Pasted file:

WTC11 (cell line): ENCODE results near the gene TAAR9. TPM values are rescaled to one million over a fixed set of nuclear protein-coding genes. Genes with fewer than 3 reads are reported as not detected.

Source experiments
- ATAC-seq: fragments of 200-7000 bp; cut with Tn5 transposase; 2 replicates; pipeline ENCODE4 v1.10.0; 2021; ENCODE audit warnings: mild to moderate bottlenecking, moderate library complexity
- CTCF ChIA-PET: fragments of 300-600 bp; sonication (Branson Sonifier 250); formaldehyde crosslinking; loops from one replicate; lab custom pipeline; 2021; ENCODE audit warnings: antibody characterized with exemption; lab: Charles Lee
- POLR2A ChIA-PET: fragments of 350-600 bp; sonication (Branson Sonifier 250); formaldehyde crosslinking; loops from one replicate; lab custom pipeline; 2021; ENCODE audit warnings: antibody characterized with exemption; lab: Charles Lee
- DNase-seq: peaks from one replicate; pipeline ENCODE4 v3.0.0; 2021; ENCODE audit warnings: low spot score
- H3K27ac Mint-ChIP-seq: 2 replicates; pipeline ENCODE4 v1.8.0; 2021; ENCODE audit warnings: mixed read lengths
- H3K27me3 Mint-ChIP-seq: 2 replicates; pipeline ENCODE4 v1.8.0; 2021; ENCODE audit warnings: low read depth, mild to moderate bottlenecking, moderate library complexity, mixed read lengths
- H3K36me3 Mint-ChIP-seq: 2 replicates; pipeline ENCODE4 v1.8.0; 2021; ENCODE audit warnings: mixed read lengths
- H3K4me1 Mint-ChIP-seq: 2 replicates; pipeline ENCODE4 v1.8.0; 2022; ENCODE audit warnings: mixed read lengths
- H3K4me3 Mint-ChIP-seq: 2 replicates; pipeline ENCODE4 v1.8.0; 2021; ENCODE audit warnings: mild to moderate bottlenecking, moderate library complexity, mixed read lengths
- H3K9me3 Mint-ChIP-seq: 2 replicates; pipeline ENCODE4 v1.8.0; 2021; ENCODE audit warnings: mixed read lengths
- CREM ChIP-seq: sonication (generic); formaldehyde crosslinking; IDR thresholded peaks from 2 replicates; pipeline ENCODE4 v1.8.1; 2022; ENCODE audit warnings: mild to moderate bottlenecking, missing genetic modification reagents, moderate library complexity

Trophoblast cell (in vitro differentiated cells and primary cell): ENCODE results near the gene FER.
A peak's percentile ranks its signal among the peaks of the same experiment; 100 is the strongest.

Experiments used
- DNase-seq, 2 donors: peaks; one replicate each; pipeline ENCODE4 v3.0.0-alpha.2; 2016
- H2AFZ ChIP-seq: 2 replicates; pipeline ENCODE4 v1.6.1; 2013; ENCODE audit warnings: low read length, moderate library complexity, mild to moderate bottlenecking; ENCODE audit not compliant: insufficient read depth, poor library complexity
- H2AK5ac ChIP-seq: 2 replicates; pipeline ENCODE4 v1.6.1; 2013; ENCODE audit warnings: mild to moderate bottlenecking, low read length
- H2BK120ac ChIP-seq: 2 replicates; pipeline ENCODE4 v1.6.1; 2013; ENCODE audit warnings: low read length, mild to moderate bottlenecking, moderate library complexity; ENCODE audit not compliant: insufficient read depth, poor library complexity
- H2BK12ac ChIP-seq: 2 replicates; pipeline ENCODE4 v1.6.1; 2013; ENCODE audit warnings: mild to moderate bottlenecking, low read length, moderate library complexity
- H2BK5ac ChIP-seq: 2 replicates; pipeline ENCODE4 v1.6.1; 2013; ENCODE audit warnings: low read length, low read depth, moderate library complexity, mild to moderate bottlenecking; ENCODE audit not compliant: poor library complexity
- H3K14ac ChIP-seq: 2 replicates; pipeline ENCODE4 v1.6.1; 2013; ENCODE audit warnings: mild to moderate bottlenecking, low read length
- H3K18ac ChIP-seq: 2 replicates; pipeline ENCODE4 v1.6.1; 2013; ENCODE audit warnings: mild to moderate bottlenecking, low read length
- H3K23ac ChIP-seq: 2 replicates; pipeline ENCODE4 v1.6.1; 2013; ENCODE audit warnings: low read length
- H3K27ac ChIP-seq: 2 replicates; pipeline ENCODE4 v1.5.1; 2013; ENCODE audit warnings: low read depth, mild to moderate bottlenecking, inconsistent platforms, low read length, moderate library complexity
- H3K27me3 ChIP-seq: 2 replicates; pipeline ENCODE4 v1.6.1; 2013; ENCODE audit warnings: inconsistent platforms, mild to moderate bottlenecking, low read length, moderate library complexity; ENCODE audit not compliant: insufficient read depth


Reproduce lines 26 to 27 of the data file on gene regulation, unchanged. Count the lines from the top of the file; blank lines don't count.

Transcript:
- H3K27ac ChIP-seq: 2 replicates; pipeline ENCODE4 v1.5.1; 2013; ENCODE audit warnings: low read depth, mild to moderate bottlenecking, inconsistent platforms, low read length, moderate library complexity
- H3K27me3 ChIP-seq: 2 replicates; pipeline ENCODE4 v1.6.1; 2013; ENCODE audit warnings: inconsistent platforms, mild to moderate bottlenecking, low read length, moderate library complexity; ENCODE audit not compliant: insufficient read depth